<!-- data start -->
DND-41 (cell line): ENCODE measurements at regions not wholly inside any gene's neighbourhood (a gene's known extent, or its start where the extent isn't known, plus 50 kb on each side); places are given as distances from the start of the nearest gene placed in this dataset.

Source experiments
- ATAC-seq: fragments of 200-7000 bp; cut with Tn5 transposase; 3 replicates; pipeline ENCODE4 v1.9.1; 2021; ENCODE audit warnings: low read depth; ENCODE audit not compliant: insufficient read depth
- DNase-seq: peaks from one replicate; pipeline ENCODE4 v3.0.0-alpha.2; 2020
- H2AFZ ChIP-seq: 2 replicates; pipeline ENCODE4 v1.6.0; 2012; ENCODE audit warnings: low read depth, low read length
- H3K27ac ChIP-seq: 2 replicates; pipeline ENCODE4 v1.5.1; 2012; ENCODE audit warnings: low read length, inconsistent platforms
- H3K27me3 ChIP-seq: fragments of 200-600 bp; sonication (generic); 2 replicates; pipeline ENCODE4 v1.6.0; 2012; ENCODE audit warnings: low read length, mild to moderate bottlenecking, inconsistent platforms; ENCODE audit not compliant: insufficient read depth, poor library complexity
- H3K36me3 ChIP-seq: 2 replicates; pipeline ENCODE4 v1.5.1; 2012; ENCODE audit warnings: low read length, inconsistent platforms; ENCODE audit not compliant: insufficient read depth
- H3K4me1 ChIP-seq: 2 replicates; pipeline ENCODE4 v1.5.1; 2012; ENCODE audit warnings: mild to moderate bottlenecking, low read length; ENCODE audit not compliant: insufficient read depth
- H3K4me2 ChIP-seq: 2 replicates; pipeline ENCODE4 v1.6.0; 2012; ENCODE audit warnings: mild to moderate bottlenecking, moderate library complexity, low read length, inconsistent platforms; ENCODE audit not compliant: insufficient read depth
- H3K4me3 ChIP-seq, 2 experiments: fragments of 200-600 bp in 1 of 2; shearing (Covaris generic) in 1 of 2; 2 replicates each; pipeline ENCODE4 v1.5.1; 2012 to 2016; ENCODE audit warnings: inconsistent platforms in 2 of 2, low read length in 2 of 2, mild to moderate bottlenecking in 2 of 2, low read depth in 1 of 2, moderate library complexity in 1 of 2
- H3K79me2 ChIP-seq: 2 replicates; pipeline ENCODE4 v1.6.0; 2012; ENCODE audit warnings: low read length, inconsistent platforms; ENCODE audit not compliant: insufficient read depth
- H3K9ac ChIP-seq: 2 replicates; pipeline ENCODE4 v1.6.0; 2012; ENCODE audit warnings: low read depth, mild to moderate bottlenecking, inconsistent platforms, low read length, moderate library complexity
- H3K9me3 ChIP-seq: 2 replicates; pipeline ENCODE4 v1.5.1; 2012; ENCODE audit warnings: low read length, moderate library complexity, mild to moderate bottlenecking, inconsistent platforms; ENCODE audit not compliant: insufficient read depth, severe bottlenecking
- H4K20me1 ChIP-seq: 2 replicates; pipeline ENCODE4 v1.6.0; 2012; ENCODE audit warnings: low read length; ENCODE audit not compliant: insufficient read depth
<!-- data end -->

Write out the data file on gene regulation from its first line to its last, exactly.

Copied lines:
DND-41 (cell line): ENCODE measurements at regions not wholly inside any gene's neighbourhood (a gene's known extent, or its start where the extent isn't known, plus 50 kb on each side); places are given as distances from the start of the nearest gene placed in this dataset.

Source experiments
- ATAC-seq: fragments of 200-7000 bp; cut with Tn5 transposase; 3 replicates; pipeline ENCODE4 v1.9.1; 2021; ENCODE audit warnings: low read depth; ENCODE audit not compliant: insufficient read depth
- DNase-seq: peaks from one replicate; pipeline ENCODE4 v3.0.0-alpha.2; 2020
- H2AFZ ChIP-seq: 2 replicates; pipeline ENCODE4 v1.6.0; 2012; ENCODE audit warnings: low read depth, low read length
- H3K27ac ChIP-seq: 2 replicates; pipeline ENCODE4 v1.5.1; 2012; ENCODE audit warnings: low read length, inconsistent platforms
- H3K27me3 ChIP-seq: fragments of 200-600 bp; sonication (generic); 2 replicates; pipeline ENCODE4 v1.6.0; 2012; ENCODE audit warnings: low read length, mild to moderate bottlenecking, inconsistent platforms; ENCODE audit not compliant: insufficient read depth, poor library complexity
- H3K36me3 ChIP-seq: 2 replicates; pipeline ENCODE4 v1.5.1; 2012; ENCODE audit warnings: low read length, inconsistent platforms; ENCODE audit not compliant: insufficient read depth
- H3K4me1 ChIP-seq: 2 replicates; pipeline ENCODE4 v1.5.1; 2012; ENCODE audit warnings: mild to moderate bottlenecking, low read length; ENCODE audit not compliant: insufficient read depth
- H3K4me2 ChIP-seq: 2 replicates; pipeline ENCODE4 v1.6.0; 2012; ENCODE audit warnings: mild to moderate bottlenecking, moderate library complexity, low read length, inconsistent platforms; ENCODE audit not compliant: insufficient read depth
- H3K4me3 ChIP-seq, 2 experiments: fragments of 200-600 bp in 1 of 2; shearing (Covaris generic) in 1 of 2; 2 replicates each; pipeline ENCODE4 v1.5.1; 2012 to 2016; ENCODE audit warnings: inconsistent platforms in 2 of 2, low read length in 2 of 2, mild to moderate bottlenecking in 2 of 2, low read depth in 1 of 2, moderate library complexity in 1 of 2
- H3K79me2 ChIP-seq: 2 replicates; pipeline ENCODE4 v1.6.0; 2012; ENCODE audit warnings: low read length, inconsistent platforms; ENCODE audit not compliant: insufficient read depth
- H3K9ac ChIP-seq: 2 replicates; pipeline ENCODE4 v1.6.0; 2012; ENCODE audit warnings: low read depth, mild to moderate bottlenecking, inconsistent platforms, low read length, moderate library complexity
- H3K9me3 ChIP-seq: 2 replicates; pipeline ENCODE4 v1.5.1; 2012; ENCODE audit warnings: low read length, moderate library complexity, mild to moderate bottlenecking, inconsistent platforms; ENCODE audit not compliant: insufficient read depth, severe bottlenecking
- H4K20me1 ChIP-seq: 2 replicates; pipeline ENCODE4 v1.6.0; 2012; ENCODE audit warnings: low read length; ENCODE audit not compliant: insufficient read depth